Darkinjung owned land that Central Coast Council had hoped to buy to add to its Coastal Open Space System (COSS) is now the subject of a rezoning proposal to allow residential development.
The Darkinjung planning proposal seeks land rezonings which would permit developing the site at 250 Reeves St, Somersby, with 14 lots of land of about 2 hectares each.
Each lot would include land for a house but also land to remain as bush under environmental protection.
The area is reportedly home to endangered ecological communities of wildlife and vegetation.
The planned development has history with Council.
In August 2019 Council outlined concerns with the Reeves St proposal including the impact on the regional biodiversity corridor, biocertification, and development within a proposed E2 Environmental Conservation lands.
It identified the site for possible acquisition for COSS due to its significant environmental and cultural values.
In November, Council ceded its planning authority for both the Reeves St proposal and the Darkinjung’s Woy Woy Rd site at Kariong.
On June 1 this year however, the NSW Department of Planning requested Council provide comment on the proposal within 21-days.
Council asked for an extension so it could consult with councillors, but this was not granted.
After missing the three-week deadline, Council advised its response to the Department of Planning was late because councillors wanted a briefing before it was submitted.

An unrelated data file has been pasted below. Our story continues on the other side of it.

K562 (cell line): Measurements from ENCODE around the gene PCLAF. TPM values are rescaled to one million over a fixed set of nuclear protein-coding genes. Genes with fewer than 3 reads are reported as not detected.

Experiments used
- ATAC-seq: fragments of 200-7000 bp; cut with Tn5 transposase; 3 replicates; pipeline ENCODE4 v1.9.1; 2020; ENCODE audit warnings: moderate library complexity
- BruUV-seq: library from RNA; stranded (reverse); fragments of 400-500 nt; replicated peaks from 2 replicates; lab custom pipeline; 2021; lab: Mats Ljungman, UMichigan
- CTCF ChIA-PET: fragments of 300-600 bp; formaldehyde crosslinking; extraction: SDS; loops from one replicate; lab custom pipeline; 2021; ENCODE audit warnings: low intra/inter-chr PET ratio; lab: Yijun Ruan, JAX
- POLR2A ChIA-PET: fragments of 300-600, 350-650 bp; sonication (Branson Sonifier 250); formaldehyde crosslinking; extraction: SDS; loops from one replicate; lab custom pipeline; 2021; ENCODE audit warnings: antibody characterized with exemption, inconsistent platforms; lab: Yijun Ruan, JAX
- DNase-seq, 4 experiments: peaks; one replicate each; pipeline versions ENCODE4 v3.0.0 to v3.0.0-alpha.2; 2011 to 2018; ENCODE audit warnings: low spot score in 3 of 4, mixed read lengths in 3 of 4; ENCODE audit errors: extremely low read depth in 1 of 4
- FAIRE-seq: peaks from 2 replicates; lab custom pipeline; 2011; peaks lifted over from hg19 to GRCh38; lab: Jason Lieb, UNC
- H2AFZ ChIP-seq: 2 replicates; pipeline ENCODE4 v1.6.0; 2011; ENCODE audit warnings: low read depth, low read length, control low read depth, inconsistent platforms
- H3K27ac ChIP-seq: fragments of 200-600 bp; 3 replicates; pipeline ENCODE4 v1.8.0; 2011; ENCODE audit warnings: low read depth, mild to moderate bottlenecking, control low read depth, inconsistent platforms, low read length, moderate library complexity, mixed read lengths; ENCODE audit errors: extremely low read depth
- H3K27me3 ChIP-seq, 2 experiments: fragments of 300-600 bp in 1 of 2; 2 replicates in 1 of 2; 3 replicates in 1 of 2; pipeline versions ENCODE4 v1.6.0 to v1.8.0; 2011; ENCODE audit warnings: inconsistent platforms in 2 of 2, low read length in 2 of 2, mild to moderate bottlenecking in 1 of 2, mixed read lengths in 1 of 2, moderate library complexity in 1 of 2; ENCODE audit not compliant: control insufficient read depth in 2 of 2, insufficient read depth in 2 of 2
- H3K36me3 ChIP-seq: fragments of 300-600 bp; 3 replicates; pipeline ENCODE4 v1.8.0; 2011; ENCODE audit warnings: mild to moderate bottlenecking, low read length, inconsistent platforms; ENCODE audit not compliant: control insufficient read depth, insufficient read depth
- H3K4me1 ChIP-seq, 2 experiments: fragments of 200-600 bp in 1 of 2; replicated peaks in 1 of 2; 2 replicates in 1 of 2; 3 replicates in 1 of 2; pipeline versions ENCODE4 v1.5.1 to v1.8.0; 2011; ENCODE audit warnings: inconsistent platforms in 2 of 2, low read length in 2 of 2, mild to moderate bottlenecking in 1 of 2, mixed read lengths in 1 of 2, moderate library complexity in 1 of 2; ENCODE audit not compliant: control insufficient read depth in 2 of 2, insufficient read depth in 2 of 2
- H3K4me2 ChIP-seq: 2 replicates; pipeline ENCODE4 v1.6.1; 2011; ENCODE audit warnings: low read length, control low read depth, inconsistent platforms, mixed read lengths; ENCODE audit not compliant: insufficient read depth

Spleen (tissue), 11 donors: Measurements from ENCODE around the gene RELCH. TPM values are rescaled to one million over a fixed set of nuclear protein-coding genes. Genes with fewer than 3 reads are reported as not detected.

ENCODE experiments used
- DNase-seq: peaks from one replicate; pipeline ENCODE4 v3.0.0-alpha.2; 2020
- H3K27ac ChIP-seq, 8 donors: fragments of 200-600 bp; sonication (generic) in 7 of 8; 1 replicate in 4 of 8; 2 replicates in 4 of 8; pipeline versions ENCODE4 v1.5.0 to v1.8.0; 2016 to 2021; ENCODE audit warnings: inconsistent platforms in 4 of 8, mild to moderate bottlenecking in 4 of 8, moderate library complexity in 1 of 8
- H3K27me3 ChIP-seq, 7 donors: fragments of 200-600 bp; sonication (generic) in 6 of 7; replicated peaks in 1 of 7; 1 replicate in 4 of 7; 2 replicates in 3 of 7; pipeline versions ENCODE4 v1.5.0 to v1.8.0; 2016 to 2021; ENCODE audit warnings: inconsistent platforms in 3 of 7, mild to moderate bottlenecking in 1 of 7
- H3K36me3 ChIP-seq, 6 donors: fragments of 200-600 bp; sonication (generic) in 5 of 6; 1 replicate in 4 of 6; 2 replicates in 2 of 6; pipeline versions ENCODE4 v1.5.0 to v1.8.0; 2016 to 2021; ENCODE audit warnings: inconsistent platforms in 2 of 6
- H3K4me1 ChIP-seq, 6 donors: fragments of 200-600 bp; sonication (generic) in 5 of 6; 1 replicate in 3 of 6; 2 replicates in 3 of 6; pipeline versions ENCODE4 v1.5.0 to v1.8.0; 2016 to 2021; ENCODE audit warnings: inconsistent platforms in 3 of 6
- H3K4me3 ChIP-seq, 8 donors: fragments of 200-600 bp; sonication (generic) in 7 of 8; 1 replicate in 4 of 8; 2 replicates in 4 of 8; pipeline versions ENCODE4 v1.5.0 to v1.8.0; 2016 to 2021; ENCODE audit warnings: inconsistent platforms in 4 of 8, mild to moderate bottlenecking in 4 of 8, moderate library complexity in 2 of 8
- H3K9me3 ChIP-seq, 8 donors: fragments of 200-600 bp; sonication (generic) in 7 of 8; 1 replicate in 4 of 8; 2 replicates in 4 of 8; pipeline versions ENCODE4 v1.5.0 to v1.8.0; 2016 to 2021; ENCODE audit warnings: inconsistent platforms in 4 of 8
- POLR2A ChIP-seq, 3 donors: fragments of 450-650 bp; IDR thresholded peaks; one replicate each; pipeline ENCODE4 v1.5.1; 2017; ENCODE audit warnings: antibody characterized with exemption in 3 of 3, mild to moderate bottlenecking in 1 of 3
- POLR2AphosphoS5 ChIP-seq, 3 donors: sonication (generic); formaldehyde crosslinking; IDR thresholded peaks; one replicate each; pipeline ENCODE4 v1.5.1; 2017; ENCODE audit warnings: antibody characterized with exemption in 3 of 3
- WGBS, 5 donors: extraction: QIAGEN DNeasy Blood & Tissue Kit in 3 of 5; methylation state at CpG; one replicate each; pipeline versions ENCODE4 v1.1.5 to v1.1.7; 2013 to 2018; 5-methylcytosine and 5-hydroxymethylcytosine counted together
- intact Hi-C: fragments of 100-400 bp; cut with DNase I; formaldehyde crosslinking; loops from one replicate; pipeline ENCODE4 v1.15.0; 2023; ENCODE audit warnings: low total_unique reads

A report to councillors tabled for the meeting on July 13 says that council generally supports the rezoning plan but wants to see a Development Control Chapter drafted and a plan of management for the ‘no build’ areas within the proposal.
It wants further talks to ensure the orderly and sustainable development of the environmentally sensitive land.
Council is suggesting biocertification for the entire site to streamline future development applications for the site.
It is worried that no build areas will still be cleared to cater for bushfire buffer zones and on site sewage systems and is suggesting a new chapter of a development control plan is needed.
The Darkinjung is the largest non-Government landholder on the Central Coast with 3,700 hectares of land and a new State Government planning framework introduced last year allows the land to be used in a variety of ways, including residential development, employment lands and conservation plans.